Researchers can now observe real-time production of individual proteins, according to two papers in this week's Science and Nature. The studies report two different methods of seeing the synthesis of single protein molecules in live cells -- an achievement the authors say will be especially useful for studying proteins found in low-copy numbers."The single-molecule approach really is a powerful one" for studying how proteins are made and operate in live cells, said X. Sunney Xie of Harvard University, senior author of both papers. "This process has never been viewed directly in a live cell in real time on a single-molecule basis."Researchers have been able to track mRNA transcription at the single-molecule level, Xie said, but no one has done the same for protein translation. Fluorescence-tagged proteins diffuse around the cytoplasm of live cells, and the signal of one protein will not show up against the cell's background...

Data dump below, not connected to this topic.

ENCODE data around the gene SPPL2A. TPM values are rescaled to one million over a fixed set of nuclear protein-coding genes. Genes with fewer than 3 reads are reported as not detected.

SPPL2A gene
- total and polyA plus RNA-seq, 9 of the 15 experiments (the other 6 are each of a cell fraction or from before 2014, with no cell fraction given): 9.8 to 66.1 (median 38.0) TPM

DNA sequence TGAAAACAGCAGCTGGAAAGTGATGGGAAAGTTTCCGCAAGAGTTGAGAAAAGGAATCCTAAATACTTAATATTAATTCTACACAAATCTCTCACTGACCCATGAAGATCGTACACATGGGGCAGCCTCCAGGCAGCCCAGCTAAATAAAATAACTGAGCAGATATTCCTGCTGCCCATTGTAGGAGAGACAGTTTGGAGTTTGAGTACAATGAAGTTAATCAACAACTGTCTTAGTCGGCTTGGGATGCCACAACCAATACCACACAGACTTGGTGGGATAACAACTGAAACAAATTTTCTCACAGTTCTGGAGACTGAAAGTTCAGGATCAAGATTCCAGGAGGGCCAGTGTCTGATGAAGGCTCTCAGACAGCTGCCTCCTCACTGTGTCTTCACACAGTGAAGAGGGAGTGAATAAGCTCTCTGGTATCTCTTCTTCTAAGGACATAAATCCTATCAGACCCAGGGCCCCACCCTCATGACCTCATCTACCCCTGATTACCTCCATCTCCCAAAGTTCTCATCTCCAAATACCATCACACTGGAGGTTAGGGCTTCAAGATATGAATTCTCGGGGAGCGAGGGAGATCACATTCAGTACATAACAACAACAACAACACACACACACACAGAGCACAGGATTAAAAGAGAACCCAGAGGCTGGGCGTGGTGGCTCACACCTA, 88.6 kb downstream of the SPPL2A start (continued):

Sciencelac Escherichia coli E. coli Kevin Plaxcolac theorizedThe ScientistNature bE. coli bE. coli bScience bbThe ScientistGerhard Wagnermphillips@the-scientist.comThe Scientisthttp://www.the-scientist.com/article/display/15070/Sciencehttp://www.sciencemag.orgNaturehttp://www.nature.com/naturehttp://bernstein.harvard.edu/SciencePM_ID: 15205532The Scientisthttp://www.the-scientist.com/article/display/15428/http://www.chem.ucsb.edu/~kwp/Plaxco.htmlJournal of Molecular BiologyPM_ID: 1507217http://gwagner.med.harvard.edu/
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